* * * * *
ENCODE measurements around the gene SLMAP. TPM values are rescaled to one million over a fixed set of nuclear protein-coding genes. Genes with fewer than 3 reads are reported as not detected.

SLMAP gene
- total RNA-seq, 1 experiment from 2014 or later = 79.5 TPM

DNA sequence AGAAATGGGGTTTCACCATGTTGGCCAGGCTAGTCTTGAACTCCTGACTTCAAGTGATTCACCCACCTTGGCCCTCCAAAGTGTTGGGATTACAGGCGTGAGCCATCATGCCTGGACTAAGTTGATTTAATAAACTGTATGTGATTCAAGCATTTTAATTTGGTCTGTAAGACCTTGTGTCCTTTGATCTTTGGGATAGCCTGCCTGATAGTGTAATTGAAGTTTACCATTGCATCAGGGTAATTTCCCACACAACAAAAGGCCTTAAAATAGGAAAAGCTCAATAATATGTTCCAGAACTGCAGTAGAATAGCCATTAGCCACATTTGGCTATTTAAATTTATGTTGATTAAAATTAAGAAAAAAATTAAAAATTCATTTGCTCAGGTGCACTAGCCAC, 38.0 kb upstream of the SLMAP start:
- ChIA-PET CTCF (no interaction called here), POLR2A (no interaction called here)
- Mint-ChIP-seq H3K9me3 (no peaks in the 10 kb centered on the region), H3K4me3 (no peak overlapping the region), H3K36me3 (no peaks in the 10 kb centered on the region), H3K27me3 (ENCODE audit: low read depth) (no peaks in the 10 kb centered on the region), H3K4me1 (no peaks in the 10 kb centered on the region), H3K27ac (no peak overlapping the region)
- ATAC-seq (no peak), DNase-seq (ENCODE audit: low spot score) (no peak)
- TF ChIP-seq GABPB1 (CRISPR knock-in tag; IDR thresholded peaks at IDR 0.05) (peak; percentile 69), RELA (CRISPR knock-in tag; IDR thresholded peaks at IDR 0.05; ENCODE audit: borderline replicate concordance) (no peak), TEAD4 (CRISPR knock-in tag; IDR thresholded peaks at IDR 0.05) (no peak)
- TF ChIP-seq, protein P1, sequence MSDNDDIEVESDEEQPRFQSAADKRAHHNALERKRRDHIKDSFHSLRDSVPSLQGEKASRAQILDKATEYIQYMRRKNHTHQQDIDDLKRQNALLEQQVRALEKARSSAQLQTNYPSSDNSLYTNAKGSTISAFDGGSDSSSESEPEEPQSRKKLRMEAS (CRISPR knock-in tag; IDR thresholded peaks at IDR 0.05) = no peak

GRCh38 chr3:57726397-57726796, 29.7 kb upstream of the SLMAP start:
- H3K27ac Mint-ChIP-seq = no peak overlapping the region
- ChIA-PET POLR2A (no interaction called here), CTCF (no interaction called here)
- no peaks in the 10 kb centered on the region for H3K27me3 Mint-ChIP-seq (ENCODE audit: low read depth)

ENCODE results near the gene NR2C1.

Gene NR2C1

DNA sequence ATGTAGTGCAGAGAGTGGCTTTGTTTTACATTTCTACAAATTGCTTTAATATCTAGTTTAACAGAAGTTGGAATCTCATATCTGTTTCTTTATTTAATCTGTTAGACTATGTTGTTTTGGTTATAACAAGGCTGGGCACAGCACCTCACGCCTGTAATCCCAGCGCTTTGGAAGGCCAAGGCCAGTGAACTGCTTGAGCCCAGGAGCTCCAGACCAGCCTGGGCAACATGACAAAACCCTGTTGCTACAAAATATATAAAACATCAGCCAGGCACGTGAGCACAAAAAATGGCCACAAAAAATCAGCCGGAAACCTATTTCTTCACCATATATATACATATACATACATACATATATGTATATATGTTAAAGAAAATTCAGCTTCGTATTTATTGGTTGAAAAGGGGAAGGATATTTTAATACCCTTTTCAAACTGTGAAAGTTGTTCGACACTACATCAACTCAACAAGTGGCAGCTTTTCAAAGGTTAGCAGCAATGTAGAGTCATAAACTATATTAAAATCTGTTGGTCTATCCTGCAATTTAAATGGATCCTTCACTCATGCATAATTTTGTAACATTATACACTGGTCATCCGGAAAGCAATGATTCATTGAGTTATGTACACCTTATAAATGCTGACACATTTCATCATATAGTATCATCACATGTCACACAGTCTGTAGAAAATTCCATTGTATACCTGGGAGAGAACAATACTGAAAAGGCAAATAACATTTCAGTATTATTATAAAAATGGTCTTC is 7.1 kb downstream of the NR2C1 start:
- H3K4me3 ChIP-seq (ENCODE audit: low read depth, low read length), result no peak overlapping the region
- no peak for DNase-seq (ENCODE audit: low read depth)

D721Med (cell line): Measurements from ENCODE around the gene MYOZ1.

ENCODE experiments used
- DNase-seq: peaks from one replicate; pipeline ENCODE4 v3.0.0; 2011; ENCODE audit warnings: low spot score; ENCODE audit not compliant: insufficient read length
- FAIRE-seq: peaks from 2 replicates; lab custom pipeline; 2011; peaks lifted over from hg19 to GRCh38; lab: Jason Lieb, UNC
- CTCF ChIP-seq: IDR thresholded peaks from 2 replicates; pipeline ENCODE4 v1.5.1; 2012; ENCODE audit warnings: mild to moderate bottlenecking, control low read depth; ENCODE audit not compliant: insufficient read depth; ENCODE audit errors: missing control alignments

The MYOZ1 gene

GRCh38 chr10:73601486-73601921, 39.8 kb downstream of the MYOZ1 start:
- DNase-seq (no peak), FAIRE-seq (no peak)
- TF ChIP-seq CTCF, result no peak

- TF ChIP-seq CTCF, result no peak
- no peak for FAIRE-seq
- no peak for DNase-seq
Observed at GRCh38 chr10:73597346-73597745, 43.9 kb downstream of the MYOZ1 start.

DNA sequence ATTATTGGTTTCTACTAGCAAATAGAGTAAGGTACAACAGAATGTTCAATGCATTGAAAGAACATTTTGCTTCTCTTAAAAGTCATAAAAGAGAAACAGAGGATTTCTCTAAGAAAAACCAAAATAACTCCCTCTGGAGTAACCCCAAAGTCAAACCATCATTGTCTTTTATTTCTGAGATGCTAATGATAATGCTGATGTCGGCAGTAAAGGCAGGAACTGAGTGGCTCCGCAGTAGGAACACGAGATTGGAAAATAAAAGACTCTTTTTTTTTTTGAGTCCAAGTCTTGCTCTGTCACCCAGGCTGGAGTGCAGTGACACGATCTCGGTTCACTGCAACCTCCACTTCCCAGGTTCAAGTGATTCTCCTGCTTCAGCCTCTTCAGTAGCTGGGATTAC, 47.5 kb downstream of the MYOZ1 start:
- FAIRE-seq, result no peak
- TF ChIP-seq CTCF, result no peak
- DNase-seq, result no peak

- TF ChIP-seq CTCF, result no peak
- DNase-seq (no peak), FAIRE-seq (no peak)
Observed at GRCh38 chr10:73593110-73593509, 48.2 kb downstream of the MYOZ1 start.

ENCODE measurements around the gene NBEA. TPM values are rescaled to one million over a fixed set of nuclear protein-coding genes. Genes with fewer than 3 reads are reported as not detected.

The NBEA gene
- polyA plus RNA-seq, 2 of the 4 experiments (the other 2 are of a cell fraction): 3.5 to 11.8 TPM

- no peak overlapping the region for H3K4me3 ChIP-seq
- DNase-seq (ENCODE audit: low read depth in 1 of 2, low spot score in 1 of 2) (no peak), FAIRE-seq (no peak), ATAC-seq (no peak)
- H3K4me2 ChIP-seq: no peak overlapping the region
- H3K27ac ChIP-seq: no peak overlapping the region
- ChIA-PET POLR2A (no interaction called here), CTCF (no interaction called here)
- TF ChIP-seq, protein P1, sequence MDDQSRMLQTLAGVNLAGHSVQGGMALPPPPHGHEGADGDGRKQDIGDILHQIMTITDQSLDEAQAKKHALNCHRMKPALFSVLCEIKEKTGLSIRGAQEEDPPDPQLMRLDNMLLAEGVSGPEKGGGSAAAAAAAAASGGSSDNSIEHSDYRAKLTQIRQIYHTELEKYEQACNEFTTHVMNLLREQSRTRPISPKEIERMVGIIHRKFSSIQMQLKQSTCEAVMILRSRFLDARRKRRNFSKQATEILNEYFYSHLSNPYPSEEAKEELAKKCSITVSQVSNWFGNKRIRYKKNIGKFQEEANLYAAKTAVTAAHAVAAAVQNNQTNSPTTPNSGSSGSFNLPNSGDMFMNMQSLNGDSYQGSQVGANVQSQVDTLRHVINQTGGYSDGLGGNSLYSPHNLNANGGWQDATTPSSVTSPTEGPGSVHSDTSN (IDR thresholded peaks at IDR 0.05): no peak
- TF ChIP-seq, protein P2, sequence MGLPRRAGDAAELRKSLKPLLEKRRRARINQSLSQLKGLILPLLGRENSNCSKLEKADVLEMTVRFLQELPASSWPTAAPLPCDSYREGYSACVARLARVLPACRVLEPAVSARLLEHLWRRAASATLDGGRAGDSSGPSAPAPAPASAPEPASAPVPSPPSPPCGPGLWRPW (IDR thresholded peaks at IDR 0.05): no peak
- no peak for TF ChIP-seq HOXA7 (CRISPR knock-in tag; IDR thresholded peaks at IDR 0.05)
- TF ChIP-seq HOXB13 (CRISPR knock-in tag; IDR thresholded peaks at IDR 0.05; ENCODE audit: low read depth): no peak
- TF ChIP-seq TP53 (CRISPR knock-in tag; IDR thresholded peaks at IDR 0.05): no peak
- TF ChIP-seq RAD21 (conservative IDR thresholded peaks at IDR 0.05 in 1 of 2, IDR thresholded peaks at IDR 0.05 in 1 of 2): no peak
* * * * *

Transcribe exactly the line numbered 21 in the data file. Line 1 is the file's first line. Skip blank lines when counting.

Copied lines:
- DNase-seq: peaks from one replicate; pipeline ENCODE4 v3.0.0; 2011; ENCODE audit warnings: low spot score; ENCODE audit not compliant: insufficient read length